Tumwater business owner Lenore Cuskelly shops locally for ingredients. From local farmers, she fills her pantry list of parsley, dill, blueberries, pumpkins, fennel, zucchini, carrots, strawberries, kale, spinach, and apples. There’s meat, too. All of these fresh ingredients go into Crossed Paws Bakery, where all natural, preservative-free dog treats are lovingly created.
Lenore continues to tweak her recipes and cultivate satisfied customers. She also uses her 35 years of restaurant experience in all aspect of her own business. It would be natural to think that Lenore owns a café or restaurant, but instead she’s mixing up delicious treats for dogs.
The “farm to table” concept is popular for human diners. Now Crossed Paws extends this idea to the canine members of the family. Lenore is a woman packed with energy and ideas. Her years in the restaurant business included time at both Tyee and Crackers, favorites from Olympia’s past. She also spent time at Budd Bay Café and Anthony’s, but she was ready for something new and ready to be her own boss.
Lenore likes to cook and still makes big Sunday dinners for her family. When she became interested in making treats for her own dogs, she shared some samples with friends and requests for more kept rolling in. It took one year to figure out recipes and design shapes to match the flavors. There were many business aspects to also fine tune, such getting to know produce vendors. In May 2015, Cross Paws debuted at the Tumwater Farmers Market.
Much of Lenore’s dining room is stacked with boxes of biscuits and various pieces of equipment. The mixing, baking and dehydrating is done in her home. The dog treats are hand-cut. Since they are dehydrated, the treats have a good shelf life, but they are baked goods, made with human-grade ingredients. Lenore recommends keeping the dog treats in your freezer for longer-term storage.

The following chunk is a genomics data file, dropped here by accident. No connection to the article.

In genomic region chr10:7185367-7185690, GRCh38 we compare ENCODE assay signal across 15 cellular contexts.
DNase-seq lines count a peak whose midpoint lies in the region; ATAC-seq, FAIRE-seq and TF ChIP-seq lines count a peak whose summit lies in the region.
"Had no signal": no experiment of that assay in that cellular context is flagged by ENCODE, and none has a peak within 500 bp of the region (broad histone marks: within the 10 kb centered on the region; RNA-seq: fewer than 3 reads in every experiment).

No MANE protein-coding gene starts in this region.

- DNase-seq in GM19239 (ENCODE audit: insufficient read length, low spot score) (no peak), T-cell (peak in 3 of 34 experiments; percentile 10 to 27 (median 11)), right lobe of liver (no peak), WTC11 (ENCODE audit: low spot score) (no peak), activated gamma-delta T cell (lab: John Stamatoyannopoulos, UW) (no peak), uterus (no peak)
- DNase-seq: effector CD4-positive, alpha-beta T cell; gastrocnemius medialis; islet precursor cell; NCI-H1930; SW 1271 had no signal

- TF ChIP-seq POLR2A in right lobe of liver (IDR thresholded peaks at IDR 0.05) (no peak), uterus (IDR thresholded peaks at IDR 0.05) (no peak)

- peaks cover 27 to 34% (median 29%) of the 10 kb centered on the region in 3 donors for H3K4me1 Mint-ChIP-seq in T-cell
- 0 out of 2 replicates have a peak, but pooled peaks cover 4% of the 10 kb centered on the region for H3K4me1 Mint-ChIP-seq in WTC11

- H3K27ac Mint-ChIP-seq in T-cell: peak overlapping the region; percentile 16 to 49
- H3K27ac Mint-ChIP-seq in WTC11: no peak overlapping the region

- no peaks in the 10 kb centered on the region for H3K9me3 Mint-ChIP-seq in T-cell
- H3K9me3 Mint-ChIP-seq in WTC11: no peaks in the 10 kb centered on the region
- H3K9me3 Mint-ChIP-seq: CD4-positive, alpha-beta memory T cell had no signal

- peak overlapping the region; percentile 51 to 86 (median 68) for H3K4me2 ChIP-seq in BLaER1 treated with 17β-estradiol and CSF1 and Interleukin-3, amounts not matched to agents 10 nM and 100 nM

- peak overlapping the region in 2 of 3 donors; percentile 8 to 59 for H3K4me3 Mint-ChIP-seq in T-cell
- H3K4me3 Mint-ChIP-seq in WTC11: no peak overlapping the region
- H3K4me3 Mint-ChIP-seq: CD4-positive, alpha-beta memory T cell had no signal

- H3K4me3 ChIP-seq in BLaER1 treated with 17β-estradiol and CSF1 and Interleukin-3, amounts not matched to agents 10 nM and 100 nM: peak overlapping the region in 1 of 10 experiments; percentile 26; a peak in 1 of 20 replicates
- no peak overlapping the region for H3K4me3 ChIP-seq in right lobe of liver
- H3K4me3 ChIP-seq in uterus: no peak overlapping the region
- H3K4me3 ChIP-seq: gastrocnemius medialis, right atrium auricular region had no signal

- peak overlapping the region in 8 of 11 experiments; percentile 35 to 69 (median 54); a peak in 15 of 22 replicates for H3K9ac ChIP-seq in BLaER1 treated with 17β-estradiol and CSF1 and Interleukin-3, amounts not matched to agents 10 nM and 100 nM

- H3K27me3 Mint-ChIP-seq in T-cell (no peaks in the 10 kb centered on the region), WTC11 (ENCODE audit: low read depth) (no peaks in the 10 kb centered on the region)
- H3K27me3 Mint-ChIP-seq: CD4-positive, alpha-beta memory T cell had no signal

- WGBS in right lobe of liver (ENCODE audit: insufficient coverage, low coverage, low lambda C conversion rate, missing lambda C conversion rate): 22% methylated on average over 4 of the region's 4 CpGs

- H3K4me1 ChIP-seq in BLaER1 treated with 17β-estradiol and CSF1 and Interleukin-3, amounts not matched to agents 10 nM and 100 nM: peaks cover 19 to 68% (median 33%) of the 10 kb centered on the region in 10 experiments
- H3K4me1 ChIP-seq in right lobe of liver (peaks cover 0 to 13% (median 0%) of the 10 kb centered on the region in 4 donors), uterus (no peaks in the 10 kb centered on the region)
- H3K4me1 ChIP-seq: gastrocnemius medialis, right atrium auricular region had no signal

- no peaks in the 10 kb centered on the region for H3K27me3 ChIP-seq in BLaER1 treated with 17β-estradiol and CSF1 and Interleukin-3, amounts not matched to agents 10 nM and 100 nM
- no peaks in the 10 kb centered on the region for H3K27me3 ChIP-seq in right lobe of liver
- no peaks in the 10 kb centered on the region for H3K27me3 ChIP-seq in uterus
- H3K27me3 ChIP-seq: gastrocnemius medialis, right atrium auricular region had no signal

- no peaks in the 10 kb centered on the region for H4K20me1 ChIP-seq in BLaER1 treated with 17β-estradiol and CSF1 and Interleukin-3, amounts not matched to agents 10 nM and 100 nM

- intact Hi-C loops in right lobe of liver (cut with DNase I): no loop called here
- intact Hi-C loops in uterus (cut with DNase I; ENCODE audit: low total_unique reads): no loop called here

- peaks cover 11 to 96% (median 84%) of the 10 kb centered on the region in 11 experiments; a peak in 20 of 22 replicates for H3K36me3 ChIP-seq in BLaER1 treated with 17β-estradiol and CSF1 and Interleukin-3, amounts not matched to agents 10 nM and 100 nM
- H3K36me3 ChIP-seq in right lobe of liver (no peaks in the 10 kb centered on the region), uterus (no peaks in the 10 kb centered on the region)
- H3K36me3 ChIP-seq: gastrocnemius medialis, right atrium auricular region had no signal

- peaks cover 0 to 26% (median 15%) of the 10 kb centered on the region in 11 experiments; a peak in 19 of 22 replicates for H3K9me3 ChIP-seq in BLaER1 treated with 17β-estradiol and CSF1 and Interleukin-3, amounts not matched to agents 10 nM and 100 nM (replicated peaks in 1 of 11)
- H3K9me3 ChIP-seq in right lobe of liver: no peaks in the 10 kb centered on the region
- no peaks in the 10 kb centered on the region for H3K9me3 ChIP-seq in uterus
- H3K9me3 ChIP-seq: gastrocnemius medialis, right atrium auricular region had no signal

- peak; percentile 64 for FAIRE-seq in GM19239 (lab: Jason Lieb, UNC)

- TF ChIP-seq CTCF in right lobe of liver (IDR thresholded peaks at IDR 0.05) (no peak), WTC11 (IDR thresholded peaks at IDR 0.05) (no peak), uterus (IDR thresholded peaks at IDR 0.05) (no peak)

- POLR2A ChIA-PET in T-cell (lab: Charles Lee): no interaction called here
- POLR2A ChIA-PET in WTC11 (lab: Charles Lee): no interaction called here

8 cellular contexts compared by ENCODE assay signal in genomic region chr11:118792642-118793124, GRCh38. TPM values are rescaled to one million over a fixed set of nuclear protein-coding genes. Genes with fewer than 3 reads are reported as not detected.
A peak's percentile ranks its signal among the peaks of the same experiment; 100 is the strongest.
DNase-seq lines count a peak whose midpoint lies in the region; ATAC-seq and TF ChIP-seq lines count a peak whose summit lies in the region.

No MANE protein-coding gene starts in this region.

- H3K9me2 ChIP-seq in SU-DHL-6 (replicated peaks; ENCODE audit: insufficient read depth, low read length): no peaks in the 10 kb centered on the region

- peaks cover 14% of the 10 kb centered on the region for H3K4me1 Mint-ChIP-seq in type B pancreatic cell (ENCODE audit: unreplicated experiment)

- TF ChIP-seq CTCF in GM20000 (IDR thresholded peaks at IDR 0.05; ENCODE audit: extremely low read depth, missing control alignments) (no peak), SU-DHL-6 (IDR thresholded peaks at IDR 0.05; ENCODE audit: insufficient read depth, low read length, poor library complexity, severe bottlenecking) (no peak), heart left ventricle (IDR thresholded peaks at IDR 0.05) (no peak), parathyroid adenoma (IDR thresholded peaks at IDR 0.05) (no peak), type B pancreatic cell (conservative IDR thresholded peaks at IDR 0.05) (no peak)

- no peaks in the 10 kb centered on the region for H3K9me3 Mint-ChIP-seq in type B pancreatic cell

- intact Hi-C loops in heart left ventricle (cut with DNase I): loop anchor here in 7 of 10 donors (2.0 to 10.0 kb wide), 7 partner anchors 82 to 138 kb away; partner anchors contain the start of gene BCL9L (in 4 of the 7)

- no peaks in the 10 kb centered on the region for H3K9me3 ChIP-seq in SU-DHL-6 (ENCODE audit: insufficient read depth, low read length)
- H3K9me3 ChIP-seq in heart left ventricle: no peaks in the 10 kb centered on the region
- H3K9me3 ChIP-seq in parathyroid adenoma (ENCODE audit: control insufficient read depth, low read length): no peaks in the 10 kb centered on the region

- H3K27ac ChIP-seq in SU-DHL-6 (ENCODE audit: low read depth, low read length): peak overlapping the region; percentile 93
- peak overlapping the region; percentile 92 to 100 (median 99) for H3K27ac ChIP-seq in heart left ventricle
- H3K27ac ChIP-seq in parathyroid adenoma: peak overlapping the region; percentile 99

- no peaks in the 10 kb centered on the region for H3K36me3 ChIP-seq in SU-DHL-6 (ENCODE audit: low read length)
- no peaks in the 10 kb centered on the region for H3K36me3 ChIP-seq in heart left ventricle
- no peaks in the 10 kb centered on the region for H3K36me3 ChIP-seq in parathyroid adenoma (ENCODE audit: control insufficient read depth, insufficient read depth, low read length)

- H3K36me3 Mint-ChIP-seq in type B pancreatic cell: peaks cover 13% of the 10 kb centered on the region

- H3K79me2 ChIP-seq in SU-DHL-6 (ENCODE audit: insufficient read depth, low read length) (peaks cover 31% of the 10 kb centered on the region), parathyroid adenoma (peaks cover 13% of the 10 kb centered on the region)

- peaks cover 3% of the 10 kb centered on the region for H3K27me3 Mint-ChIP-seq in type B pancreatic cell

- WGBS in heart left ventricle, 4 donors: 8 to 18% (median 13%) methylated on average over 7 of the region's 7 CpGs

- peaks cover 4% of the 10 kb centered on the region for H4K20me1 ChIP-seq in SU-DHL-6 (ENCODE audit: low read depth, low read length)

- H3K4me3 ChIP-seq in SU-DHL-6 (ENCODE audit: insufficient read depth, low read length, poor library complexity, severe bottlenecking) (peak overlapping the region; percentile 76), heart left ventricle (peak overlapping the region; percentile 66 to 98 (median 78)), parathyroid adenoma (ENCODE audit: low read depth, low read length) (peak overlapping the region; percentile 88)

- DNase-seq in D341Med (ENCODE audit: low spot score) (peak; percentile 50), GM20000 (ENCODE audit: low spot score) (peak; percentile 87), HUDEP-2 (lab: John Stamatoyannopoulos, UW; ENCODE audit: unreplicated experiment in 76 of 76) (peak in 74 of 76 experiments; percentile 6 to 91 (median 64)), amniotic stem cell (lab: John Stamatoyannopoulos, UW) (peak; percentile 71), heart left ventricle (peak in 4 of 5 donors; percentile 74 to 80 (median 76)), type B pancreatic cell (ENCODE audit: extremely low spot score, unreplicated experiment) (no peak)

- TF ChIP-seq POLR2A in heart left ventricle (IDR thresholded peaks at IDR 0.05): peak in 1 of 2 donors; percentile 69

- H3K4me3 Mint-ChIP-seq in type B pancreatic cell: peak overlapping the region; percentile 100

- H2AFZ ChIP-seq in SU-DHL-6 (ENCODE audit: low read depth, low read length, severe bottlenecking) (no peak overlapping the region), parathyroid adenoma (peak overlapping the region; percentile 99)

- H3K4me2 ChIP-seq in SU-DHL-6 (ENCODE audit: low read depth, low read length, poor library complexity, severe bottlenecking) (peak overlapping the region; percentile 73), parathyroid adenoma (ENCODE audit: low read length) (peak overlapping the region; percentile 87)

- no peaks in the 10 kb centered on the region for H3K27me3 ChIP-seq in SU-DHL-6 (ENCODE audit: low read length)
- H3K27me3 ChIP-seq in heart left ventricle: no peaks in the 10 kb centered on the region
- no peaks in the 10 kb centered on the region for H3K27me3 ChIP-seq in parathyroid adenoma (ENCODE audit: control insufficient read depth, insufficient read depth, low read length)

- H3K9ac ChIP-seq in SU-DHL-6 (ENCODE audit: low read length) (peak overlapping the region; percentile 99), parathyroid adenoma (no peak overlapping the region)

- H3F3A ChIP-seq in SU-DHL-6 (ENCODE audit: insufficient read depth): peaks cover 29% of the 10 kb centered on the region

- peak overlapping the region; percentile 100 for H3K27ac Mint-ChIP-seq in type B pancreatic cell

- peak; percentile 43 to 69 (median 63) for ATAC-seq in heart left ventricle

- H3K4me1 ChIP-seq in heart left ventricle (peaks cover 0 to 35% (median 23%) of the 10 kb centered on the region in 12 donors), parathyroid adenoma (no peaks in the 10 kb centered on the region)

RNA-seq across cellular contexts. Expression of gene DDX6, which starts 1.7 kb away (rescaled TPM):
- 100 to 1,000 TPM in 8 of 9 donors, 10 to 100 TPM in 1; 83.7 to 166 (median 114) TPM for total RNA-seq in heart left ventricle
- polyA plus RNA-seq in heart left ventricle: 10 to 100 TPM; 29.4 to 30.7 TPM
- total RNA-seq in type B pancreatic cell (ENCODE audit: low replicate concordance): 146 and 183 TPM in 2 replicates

The whole family is involved in the business. Lenore’s husband, John Cuskelly, retired from the armed special services, and their youngest son are the friendly faces at the Tumwater Farmers Market. The display of treats is fun to examine. One looks like a little chicken drumstick and one looks like a biscotti. It is a biscotti – twice baked! Even their 89-year-old grandmother helps out.
The products are non-GMO and grain-free. Apple seeds are carefully removed to prevent any cyanide toxicity. There is no artificial coloring. Some of the dog treats have Vitamin C and/or honey, but that’s the extent of any additives. “We’re really unique,” explains Lenore, focusing on the local nature of her business and using quality ingredients.
The actual ingredients will depend on what is in season. What are the favorite flavors? Beef & Garden Veggies, Double Bacon, Apple, Bacon and Cheddar and the always-popular peanut butter.
People are crazy about their pets, myself included. We want our four-legged friends to live long, healthy lives. Crossed Paws Bakery makes goodies for your favorite dog that everyone can feel good about. They even have a special treat for cats.
The Tumwater Farmers Market is dog friendly, so you can bring your pooch along to take a sample. Crossed Paws Bakery also sells at the Olympia Farmers Market. The interior of the Olympia Farmers Market allows only service dogs, but sometimes Crossed Paws is set up on the edge of the market, so your dog can get closer.
Most dog treats are sold in $5 pouches. Get a frequent buyer card and your sixth purchase will be free.
Add your dog’s photo to the Crossed Paws Bakery Facebook page and keep up with current events. Look for Crossed Paws Bakery pouches at The Pet Works. Upcoming will be a tower of treats, where a quarter and a turn of the handle will get your four-legged friend a little bite. Crossed Paws Bakery is also dreaming of making frozen yogurt. Yes, it’s for the dogs.
Eat Well – Be Well (applies to pets, too.)